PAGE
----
Is It Safe for Children to Chew Gum?

Is It Safe for Children to Chew Gum?

By Bill Wirtz – As children get older they become increasingly interested in the candy aisle, and often reach for things they are not supposed to have. Chewing gum is one of those items for which many parents are unsure what exactly the rules should be.

The American Academy of Pediatrics (AAP) recommends that children be at least 5 years old before they start chewing gum.  This is because children under 5 may not have the necessary fine motor skills to chew gum safely and could swallow it, which can lead to choking or other problems.

After the age of five is when kids embark on the journey of the school system, where they’re asked to behave and focus on their work. It is probably demanded by the individual teachers for students not to chew gum during their lessons, but if you thought that she should not chew gum while doing their homework, think again.

Numerous studies have shown that the act of chewing sugar-free gum improves focus and memory retention. It might seem counterintuitive that what is mostly considered a sweet treat would actually have positive impacts on your cognitive ability. Chewing sugar-free gum is not merely helpful for memory retention; it is also associated with higher focus and productivity overall.

Chewing sugar-free gum increases saliva flow which helps to wash away bacteria, viruses and toxins in the mouth, nasopharynx and upper gastrointestinal tract. Contrary to many uppers used in the workplace and by students, such as energy-drinks or coffee, sugar-free gum has mood boosting qualities without the downsides of sugar or caffeine dependence.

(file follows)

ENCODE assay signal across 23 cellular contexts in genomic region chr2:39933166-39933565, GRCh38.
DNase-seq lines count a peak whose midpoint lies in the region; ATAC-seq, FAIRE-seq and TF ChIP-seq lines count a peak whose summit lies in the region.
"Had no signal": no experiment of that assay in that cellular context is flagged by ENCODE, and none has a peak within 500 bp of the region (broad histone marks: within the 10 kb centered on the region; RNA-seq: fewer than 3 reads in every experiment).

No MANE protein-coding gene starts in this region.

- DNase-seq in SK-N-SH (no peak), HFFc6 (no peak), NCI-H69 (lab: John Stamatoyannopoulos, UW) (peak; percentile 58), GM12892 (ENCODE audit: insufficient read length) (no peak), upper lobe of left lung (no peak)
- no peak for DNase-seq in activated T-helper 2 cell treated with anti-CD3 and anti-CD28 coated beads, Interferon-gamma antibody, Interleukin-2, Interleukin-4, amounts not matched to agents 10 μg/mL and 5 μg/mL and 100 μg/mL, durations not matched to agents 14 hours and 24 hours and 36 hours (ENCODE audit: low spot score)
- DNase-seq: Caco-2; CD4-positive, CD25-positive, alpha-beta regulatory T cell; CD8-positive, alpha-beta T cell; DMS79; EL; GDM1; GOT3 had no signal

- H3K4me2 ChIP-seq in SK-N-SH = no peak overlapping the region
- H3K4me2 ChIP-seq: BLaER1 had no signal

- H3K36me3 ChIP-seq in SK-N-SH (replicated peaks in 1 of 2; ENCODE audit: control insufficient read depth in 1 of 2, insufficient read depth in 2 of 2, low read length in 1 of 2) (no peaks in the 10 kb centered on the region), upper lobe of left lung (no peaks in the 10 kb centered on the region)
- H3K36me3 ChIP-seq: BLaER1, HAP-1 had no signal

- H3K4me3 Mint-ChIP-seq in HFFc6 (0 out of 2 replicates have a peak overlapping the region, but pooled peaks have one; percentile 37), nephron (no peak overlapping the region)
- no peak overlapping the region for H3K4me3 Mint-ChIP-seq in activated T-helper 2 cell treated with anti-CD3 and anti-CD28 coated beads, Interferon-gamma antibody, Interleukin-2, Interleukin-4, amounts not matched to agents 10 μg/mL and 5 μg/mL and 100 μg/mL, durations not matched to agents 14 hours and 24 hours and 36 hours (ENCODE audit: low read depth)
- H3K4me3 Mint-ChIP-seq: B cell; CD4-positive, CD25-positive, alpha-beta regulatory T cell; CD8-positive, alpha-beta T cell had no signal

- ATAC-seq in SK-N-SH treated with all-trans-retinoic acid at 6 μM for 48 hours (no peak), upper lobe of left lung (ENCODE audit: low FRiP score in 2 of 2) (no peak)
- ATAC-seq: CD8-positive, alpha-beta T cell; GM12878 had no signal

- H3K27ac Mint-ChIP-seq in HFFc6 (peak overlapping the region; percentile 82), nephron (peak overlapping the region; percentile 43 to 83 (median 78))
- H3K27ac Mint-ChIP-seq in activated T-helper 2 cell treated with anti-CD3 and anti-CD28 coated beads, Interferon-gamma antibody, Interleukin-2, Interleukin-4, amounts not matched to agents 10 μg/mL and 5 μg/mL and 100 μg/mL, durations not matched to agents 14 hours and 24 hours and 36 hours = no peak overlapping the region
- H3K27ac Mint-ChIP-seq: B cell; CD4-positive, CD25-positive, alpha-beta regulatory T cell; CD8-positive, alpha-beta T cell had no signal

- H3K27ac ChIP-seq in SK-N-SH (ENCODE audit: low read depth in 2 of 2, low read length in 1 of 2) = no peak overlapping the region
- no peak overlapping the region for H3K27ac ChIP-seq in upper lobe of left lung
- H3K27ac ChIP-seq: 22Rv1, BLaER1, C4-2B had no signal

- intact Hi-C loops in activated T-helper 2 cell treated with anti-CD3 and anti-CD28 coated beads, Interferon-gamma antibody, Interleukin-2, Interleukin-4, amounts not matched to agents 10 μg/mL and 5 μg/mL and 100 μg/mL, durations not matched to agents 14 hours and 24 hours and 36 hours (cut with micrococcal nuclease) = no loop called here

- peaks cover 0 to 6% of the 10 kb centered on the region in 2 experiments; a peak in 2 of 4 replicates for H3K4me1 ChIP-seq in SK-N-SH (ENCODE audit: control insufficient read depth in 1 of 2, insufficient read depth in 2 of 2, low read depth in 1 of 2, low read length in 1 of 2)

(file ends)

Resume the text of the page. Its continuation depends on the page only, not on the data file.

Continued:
A study conducted in 2017 discovered that chewing gum had a positive impact on productivity and cognitive performance at work. It was also found to increase alertness, improve productivity, and reduce cognitive issues. In 2002, researchers conducted experiments using control groups to examine the effects of chewing gum on memory retention. The results showed that it enhanced the ability of participants to recall words immediately and after a delay.

Furthermore, a study in 2009 revealed that chewing gum not only improved alertness and reduced anxiety and stress levels but also had a positive effect on mood during stressful situations. Moreover, chewing gum can act as a distraction-free alternative to fidgeting, aiding individuals in maintaining focus on their tasks.

The question is not just whether it is safe for youth to chew gum, but also why it isn’t more incentivised. With news stories increasingly covering the technological distractions that keep youth distracted in class, shouldn’t we take a closer look at those things that might help them focus more?

Bill Wirtz is the Senior Policy Analyst at the Consumer Choice Center.

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